The thing I loved the most about the film is the cat and mouse game played by the two leads. It brought to mind Sherlock Holmes and Moriarty and “L” is very much a Holmes type - brilliant, arrogant and undiplomatic. He’s a teenage Sherlock with a sweet tooth, with the police relegated to pawns in a deadly game of chess between two super brains. As the enigmatic “L” Ken’ichi Matsuyama brings new meaning to the work quirky, perching birdlike on a sofa while eating the sort of foods that would give a dietician a heart attack, he steals every scene he’s in.
It’s surprisingly long at almost two hours but I never found the time dragged and the ending left me eager to watch the sequel (also included in the rather nice Korean 3 disc set) and I’ll be revisiting the world of Death Note again in the near future.
Comic Tales: Spawn January 18, 2008Posted by Ian W in : Film Reviews, Action, Fantasy, Comic Book , 1 comment so far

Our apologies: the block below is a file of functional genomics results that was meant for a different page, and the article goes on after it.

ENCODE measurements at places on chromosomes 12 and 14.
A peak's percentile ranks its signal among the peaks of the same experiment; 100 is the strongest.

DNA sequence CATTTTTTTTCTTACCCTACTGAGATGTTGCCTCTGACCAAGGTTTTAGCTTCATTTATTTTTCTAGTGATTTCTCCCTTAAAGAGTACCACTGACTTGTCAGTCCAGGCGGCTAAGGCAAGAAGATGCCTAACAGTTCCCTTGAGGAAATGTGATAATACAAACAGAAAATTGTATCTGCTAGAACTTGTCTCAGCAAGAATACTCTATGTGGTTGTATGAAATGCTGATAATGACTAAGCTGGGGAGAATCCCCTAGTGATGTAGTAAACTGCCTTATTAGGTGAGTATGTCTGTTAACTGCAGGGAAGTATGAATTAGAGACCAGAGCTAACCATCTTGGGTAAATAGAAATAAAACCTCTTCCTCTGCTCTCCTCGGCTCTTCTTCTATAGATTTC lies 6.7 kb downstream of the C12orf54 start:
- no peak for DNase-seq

I was a big Todd McFarlane fan, I’d loved his Spider-Man work and I enjoyed Spawn. Not only did I like his art, I thought what he was doing with Image comics was a commendable endeavour. I went to see Spawn at the cinema and, while it was certainly a watered down version of the comics, it filled my craving to see comic book heroes translated to the big screen. With the exception of Batman and Superman few had made the transition and, with no new Superman film for 10 years and Batman on a downward spiral (1997 was the year of Batman and Robin), anything new was cause for excitement.
Just over 10 years later much has changed. McFarlane has been revealed for the money grabbing executive he is, Image no longer publish anything of interest (apart from Fell) and these’s now an abundance of superhero action on the big screen.